A recent report from institutional crypto firm Fidelity Digital Assets concluded that Bitcoin (BTC) shows very little price correlation to mainstream financial assets, based on data from the past five years. Over the course of 2020, Bitcoin has gained further adoption into mainstream finance, which logically might impact the asset’s correlation or lack thereof. Has Bitcoin’s correlation changed in 2020?
Ria Bhutoria, director of research at Fidelity Digital Assets, told Cointelegraph via email: “Bitcoin has experienced higher positive correlations to other assets over shorter time periods, especially during periods of uncertainty and turbulence, and even prior to 2020.”
Amid rising COVID-19 concerns and prevention measures starting in March 2020, Bitcoin plummeted in price, seemingly in step with the U.S. stock market. “The increase in correlation between Bitcoin and other assets was a consequence of a short-term liquidity crisis that impacted many asset classes,” Bhutoria explained of the March drop. Essentially, a large number of people rushed to sell their financial assets in exchange for cash when times became uncertain around the COVID-19 pandemic news. She added:
“The correlation of all these assets versus one another rose as a result. Regarding Bitcoin, another potential reason could be greater overlap in market infrastructure and between market participants in traditional and digital asset markets.”
Fidelity released an in-depth October report labeled “Bitcoin Investment Thesis: Bitcoin’s Role As An Alternative Investment.” Authored by Bhutoria, the report touched on a bevy of topics. One particular segment of the report pointed out Bitcoin’s lack of correlation to other financial assets, including U.S. stocks and gold. Correlation stands as a hotly debated topic in the crypto industry.
Using data from January 2015 to September 2020, Fidelity’s report concluded that Bitcoin performed differently than mainstream assets, signalling virtually zero correlation to other markets for that time period. BTC scored a 0.11 in a range between -1 and 1. Wielding a 1 rating means prices of assets travel exactly in step with one another, while a score of -1 means exactly the opposite price action. Any asset holding a score of 0 walks its own price path, unaffected when others move.
In addition to the March drop, multiple other instances have shown a seeming correlation between Bitcoin and traditional markets, at least at certain points. The element of adoption could play into the equation, making Bitcoin more correlated than years prior — an aspect pointed out in Fidelity’s report. “Bitcoin is a young asset that, until recently, was untethered to traditional markets,” the report read, adding: “As it is integrated in institutional portfolios, it could become increasingly correlated with other assets.”
Related: The next big treasure: Corporations buy up Bitcoin as a treasury reserve
Bitcoin has seen significant mainstream adoption in 2020. One sign is a number of traditional financial players, such as MicroStrategy, have accumulated sizable Bitcoin positions. PayPal also recently announced plans for adding Bitcoin to its platform in 2020, pushing the asset further into the mainstream spotlight.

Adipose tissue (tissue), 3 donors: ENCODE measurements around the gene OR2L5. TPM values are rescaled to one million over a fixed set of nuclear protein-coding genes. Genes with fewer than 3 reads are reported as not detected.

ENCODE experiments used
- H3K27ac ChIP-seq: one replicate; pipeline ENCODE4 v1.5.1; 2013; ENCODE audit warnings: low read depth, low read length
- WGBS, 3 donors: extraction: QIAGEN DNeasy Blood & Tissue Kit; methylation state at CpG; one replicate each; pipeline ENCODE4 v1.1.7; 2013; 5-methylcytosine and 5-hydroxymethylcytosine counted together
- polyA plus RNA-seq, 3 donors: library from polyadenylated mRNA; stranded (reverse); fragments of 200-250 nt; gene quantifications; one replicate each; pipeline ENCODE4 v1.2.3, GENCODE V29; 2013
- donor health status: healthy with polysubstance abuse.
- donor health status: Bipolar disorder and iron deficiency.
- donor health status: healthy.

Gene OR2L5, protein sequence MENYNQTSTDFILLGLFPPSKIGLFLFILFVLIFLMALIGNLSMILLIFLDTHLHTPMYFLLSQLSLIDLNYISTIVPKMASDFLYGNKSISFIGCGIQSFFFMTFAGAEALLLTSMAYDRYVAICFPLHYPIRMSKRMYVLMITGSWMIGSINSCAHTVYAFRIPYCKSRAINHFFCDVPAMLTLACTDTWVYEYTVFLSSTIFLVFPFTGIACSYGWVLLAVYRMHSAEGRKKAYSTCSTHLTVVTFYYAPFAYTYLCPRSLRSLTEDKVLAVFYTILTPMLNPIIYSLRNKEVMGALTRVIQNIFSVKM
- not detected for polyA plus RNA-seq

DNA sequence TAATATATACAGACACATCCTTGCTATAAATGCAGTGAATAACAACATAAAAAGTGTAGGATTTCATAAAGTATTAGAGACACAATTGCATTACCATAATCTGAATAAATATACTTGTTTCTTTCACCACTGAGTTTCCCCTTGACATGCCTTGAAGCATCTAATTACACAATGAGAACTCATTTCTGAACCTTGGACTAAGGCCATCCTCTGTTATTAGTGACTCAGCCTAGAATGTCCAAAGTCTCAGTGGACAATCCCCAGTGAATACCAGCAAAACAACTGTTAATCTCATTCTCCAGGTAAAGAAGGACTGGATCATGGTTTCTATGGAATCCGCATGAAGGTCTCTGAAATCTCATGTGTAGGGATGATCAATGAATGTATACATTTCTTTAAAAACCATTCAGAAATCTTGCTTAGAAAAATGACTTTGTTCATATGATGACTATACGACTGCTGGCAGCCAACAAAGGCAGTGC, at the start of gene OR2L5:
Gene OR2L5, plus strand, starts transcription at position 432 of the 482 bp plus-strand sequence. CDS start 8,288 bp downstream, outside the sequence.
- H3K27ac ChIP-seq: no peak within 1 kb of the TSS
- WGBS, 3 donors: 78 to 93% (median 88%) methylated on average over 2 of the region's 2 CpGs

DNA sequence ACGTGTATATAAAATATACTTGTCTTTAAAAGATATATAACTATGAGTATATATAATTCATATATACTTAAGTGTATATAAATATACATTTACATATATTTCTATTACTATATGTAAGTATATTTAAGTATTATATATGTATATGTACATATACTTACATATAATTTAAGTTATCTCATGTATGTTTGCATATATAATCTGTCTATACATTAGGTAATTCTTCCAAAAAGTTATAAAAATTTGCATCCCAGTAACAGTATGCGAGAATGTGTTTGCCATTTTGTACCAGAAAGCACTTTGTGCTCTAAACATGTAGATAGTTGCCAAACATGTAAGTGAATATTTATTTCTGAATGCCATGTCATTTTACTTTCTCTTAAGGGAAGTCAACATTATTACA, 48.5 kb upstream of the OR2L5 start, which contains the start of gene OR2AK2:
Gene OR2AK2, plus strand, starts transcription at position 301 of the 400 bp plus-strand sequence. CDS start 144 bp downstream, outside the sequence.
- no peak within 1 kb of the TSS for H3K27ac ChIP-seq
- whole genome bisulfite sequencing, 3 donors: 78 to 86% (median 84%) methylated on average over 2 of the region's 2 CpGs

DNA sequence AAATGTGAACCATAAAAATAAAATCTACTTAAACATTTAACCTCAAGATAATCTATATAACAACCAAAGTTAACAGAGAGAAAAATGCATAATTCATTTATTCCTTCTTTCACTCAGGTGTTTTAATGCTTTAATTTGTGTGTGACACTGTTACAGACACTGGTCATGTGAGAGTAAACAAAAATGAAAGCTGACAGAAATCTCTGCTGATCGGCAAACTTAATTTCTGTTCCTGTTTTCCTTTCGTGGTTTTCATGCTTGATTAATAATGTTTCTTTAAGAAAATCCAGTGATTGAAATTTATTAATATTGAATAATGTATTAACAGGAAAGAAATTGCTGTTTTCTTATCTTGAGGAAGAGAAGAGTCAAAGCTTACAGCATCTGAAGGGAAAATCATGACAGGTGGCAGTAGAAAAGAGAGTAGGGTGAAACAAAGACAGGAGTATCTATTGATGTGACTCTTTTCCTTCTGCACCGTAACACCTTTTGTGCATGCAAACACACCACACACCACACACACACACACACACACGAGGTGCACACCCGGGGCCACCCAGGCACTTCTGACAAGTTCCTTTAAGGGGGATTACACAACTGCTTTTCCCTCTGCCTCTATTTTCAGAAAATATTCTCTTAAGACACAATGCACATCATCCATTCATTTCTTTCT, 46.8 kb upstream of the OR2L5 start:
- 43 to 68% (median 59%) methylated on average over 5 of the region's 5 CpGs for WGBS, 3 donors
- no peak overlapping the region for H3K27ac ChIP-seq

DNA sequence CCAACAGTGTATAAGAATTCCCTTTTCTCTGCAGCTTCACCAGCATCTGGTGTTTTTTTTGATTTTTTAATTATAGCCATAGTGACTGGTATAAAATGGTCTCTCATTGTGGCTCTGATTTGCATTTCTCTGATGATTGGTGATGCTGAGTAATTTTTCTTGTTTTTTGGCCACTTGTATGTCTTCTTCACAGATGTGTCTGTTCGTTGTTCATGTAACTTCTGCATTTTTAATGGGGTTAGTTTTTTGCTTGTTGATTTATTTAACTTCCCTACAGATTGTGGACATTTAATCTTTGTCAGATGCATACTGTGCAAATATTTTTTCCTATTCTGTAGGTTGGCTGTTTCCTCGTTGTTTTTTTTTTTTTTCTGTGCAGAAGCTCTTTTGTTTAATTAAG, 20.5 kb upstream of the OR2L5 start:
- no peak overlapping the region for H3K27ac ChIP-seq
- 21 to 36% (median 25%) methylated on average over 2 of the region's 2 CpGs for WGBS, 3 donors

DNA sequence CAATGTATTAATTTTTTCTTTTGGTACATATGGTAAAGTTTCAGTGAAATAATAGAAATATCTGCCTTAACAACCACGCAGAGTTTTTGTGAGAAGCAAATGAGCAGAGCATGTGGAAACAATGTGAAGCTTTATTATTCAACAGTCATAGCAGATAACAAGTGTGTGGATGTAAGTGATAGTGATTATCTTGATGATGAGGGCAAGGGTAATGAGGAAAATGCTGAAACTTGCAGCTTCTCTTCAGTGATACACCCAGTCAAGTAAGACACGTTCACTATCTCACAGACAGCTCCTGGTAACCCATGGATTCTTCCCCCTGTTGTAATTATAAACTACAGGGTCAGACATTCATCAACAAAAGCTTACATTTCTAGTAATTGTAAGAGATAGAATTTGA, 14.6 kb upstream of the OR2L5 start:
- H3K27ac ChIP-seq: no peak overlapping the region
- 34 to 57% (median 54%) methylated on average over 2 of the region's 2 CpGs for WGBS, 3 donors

“Bitcoin’s longer-term correlations to other assets could continue to be low, given Bitcoin’s differing risk and return factors versus other asset classes and its dynamic use cases and narratives,” Bhutoria said, adding further:
“If investors with longer time horizons and convictions allocate to Bitcoin, the magnitude of spikes in short-term correlations to other assets in times of uncertainty could subdue as well. These are conjectures that we will continue to update as we get more data and a better understanding of Bitcoin’s behavior in a prolonged crisis.”
Over the years, other industry participants have also weighed in on Bitcoin’s price in line with other markets. Morgan Creek Digital co-founder Anthony Pompliano holds as a long-time advocate for Bitcoin as a non-correlated asset.
“All assets trend towards a correlation of 1 in a liquidity crisis,” Pompliano told Cointelegraph in an email, which also lines up with Bhutoria’s explanation. He further added:
“We saw a liquidity crisis hit earlier this year, so it is natural to expect correlations to increase during these times. We are seeing a decoupling over the last few weeks and my guess would be we will see a return to low/no correlation over the coming months.”
Prior to Bitcoin’s launch in 2009, the financial crisis of 2007–2008 yielded similar liquidity issues. As the public often compares Bitcoin to gold, looking at gold during this crisis adds perspective. “We saw gold drop 30% over the liquidity crisis during the summer of 2008, along with all assets trending to a correlation of 1 during the same time,” Pompliano wrote, adding: “Eventually the assets decoupled later on and so history can teach us a great lesson here as well.”
Erik Finman, a Bitcoin millionaire who invested in BTC at the age of 12 back in 2011, holds a more tentative approach regarding Bitcoin’s lack of correlation possibly changing recently. “We have to wait and see,” he told Cointelegraph, outlining:
“I tend to lean towards the fact that Bitcoin is not tethered to anything else long term, as its value is determined by its own technology and its relation to the world. Any correlations will just be short term and forced by investors.”
Based on all three responses outlined above, Bitcoin seemingly holds at least some correlation to other assets during isolated, short-term events. However, on a broader timeline and scale, BTC continues to prove itself as a non-correlated asset, at least so far.
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